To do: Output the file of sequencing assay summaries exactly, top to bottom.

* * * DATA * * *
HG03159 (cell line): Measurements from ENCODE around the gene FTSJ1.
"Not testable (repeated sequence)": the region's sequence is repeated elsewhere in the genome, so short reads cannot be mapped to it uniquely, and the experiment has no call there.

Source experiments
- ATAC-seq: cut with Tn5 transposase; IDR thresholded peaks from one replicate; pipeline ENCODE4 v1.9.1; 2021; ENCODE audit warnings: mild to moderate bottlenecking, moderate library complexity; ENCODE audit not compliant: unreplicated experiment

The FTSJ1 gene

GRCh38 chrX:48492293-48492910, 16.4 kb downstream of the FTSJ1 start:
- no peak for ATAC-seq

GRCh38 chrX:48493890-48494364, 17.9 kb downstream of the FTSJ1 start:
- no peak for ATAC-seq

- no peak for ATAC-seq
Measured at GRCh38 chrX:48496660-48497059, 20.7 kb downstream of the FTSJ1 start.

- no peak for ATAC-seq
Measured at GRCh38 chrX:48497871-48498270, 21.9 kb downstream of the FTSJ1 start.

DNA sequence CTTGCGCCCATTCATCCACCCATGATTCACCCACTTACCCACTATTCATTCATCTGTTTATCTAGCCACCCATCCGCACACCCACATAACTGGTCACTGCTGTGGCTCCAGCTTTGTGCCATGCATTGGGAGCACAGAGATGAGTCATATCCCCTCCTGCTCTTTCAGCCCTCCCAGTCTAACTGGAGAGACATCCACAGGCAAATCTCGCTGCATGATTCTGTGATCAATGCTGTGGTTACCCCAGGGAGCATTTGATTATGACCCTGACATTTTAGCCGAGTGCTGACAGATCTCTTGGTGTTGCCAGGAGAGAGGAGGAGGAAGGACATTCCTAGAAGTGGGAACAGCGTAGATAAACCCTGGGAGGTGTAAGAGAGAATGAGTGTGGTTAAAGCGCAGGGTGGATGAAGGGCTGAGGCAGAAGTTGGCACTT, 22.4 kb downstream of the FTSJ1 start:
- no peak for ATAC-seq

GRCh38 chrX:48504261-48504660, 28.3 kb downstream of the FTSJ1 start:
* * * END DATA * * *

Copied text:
HG03159 (cell line): Measurements from ENCODE around the gene FTSJ1.
"Not testable (repeated sequence)": the region's sequence is repeated elsewhere in the genome, so short reads cannot be mapped to it uniquely, and the experiment has no call there.

Source experiments
- ATAC-seq: cut with Tn5 transposase; IDR thresholded peaks from one replicate; pipeline ENCODE4 v1.9.1; 2021; ENCODE audit warnings: mild to moderate bottlenecking, moderate library complexity; ENCODE audit not compliant: unreplicated experiment

The FTSJ1 gene

GRCh38 chrX:48492293-48492910, 16.4 kb downstream of the FTSJ1 start:
- no peak for ATAC-seq

GRCh38 chrX:48493890-48494364, 17.9 kb downstream of the FTSJ1 start:
- no peak for ATAC-seq

- no peak for ATAC-seq
Measured at GRCh38 chrX:48496660-48497059, 20.7 kb downstream of the FTSJ1 start.

- no peak for ATAC-seq
Measured at GRCh38 chrX:48497871-48498270, 21.9 kb downstream of the FTSJ1 start.

DNA sequence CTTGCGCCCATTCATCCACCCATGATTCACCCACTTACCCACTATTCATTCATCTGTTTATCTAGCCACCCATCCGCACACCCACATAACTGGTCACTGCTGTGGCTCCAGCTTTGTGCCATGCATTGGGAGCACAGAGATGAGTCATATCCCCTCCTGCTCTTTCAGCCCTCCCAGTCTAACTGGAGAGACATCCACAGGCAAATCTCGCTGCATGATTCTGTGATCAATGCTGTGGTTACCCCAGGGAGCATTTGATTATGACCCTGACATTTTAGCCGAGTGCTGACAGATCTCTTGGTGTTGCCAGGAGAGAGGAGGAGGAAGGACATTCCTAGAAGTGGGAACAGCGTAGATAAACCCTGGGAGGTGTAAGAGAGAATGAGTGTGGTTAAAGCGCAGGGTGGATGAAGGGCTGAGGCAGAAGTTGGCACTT, 22.4 kb downstream of the FTSJ1 start:
- no peak for ATAC-seq

GRCh38 chrX:48504261-48504660, 28.3 kb downstream of the FTSJ1 start: